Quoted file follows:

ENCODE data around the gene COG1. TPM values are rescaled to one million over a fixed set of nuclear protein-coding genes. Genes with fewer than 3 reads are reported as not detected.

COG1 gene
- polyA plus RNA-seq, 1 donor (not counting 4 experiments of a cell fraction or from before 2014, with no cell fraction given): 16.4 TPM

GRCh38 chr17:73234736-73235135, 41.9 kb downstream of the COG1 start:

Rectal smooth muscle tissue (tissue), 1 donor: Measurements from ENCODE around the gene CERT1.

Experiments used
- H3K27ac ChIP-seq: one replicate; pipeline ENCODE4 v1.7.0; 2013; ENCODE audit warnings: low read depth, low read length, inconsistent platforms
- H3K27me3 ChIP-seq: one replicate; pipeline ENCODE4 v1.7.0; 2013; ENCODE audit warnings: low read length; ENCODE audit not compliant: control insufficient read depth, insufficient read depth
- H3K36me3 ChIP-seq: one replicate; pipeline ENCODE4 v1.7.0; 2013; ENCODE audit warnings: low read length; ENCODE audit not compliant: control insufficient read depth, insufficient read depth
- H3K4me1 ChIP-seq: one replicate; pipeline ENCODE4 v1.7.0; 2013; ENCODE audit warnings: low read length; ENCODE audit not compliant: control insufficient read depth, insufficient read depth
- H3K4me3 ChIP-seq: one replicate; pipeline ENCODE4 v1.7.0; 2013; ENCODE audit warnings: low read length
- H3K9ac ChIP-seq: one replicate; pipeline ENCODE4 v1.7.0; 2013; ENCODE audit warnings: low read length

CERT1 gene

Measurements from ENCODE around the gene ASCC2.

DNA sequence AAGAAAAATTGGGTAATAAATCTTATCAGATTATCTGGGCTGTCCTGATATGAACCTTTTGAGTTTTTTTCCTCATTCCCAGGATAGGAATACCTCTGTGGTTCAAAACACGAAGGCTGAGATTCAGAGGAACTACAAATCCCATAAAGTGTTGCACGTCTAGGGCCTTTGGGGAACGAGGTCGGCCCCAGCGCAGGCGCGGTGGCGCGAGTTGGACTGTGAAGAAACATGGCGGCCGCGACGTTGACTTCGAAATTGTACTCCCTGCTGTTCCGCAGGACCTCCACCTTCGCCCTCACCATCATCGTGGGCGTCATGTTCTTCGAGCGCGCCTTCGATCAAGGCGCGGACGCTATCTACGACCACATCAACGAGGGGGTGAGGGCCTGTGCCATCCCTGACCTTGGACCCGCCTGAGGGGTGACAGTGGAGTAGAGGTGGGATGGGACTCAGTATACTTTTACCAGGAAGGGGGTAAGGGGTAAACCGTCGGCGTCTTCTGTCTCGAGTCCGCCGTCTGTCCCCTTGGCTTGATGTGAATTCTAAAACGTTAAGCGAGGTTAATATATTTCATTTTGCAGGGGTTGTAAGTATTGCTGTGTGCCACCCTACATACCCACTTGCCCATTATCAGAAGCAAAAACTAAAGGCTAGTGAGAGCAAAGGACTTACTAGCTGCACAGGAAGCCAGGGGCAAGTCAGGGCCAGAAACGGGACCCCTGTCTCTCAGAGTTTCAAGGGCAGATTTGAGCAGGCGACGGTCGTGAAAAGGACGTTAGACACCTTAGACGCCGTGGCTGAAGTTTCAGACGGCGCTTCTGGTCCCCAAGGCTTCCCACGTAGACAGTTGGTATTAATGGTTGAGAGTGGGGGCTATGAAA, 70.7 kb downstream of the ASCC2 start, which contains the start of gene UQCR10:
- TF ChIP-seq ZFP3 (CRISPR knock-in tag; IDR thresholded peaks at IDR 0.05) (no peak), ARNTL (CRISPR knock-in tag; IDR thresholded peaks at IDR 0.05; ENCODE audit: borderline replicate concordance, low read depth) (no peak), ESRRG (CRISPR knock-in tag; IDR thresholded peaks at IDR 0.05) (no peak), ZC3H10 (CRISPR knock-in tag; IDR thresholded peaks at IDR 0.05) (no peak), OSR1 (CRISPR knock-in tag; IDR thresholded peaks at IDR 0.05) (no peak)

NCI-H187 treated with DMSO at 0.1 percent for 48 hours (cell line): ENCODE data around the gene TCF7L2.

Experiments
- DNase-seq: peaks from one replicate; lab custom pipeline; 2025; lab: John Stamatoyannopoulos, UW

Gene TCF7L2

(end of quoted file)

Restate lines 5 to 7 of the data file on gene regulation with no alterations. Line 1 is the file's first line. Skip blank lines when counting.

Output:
Rectal smooth muscle tissue (tissue), 1 donor: Measurements from ENCODE around the gene CERT1.

Experiments used
- H3K27ac ChIP-seq: one replicate; pipeline ENCODE4 v1.7.0; 2013; ENCODE audit warnings: low read depth, low read length, inconsistent platforms